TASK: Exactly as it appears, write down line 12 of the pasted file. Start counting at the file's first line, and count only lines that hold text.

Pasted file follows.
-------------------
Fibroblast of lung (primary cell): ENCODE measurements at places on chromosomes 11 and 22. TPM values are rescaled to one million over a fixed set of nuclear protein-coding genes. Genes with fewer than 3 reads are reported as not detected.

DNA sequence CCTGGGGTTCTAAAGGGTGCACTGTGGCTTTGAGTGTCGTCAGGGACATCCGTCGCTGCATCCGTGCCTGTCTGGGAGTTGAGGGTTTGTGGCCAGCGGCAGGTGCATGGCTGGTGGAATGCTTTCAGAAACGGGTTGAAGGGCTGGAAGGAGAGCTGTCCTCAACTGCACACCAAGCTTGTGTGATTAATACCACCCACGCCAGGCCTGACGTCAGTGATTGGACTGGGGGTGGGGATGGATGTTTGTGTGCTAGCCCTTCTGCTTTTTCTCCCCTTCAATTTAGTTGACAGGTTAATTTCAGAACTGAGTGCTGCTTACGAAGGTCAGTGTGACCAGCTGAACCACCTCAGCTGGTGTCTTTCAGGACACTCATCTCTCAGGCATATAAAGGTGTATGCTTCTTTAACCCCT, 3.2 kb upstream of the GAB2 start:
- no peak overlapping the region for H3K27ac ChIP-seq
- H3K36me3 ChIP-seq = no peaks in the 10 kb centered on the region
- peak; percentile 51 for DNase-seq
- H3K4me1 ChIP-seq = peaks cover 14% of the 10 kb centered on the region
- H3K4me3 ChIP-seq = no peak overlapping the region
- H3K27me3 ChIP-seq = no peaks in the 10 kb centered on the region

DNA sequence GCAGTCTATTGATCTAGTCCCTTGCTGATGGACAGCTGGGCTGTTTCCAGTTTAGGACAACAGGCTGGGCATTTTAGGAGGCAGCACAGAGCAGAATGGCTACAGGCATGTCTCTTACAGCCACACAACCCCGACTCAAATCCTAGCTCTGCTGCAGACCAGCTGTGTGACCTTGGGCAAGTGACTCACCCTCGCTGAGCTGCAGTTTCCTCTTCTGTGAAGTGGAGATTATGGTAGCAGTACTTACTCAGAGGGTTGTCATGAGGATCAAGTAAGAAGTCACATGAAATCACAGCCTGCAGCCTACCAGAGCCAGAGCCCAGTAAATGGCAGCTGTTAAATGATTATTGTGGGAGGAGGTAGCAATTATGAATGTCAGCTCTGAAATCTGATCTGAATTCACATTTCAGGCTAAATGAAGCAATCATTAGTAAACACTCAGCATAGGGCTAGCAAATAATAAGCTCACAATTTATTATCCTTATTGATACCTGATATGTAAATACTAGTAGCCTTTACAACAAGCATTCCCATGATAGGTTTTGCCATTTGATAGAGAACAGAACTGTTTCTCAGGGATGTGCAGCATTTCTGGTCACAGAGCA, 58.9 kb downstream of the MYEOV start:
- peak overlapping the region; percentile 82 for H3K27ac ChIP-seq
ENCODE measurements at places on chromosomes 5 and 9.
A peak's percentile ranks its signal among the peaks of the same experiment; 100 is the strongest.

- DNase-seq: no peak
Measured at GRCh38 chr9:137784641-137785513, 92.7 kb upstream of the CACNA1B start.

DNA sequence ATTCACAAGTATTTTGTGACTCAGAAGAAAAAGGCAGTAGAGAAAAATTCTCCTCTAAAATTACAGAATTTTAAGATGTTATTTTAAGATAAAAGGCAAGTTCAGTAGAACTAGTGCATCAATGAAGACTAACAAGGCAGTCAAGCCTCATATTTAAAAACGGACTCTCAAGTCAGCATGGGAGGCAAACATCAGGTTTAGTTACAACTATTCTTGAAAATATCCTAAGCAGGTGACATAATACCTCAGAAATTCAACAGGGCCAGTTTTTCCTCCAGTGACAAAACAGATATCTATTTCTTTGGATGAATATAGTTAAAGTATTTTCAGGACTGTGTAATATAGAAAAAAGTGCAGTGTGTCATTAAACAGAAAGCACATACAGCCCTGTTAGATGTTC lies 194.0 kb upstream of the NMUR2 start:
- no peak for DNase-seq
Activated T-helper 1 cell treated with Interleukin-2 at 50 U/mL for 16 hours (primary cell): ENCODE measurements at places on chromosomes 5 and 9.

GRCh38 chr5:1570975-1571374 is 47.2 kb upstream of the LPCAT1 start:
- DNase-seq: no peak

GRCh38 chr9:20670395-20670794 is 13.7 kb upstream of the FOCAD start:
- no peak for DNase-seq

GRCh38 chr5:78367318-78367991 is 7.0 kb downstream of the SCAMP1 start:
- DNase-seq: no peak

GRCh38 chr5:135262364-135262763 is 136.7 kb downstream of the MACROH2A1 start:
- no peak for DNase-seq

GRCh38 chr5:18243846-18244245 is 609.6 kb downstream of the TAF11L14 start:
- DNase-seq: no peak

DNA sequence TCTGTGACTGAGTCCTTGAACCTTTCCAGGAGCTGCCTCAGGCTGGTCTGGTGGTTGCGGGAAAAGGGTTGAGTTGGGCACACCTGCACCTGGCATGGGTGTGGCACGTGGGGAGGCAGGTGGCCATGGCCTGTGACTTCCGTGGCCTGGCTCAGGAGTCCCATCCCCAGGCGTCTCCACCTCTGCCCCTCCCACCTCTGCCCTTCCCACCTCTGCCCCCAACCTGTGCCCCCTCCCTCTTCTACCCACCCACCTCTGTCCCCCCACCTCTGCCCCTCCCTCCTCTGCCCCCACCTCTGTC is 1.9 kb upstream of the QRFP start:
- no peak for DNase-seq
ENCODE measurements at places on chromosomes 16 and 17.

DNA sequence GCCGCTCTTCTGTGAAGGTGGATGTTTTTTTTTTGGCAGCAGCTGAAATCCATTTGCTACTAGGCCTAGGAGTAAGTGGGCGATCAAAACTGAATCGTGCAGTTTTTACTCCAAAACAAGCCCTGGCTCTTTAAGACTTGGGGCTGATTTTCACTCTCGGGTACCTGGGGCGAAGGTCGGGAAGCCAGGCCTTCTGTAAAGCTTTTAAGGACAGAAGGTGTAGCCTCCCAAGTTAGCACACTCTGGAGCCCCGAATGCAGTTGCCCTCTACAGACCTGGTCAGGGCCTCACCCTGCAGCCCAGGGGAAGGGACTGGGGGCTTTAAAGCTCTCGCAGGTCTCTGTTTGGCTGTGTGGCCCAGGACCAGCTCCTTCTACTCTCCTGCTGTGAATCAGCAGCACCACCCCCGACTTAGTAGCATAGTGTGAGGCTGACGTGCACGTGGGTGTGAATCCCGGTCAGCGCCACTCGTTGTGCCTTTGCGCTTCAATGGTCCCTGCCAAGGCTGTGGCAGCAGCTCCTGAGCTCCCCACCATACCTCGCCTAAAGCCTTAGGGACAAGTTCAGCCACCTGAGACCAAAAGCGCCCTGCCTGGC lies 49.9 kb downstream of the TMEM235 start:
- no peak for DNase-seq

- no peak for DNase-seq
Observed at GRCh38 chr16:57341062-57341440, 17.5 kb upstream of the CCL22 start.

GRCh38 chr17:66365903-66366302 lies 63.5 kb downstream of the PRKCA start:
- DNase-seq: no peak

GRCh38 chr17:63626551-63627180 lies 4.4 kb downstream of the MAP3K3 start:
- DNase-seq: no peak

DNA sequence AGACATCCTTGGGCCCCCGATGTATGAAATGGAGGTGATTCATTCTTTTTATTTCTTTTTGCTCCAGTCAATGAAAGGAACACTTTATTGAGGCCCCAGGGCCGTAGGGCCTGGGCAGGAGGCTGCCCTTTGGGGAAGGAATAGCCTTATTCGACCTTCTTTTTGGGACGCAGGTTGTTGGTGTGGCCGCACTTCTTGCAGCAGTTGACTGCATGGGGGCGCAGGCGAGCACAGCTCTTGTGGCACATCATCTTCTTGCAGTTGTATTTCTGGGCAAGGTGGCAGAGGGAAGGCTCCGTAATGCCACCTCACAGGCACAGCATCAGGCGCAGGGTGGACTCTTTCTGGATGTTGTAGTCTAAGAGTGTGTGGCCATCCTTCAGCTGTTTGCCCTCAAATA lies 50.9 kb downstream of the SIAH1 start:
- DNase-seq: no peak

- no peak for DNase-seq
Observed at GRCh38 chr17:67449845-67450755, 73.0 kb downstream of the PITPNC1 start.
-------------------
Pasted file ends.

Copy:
A peak's percentile ranks its signal among the peaks of the same experiment; 100 is the strongest.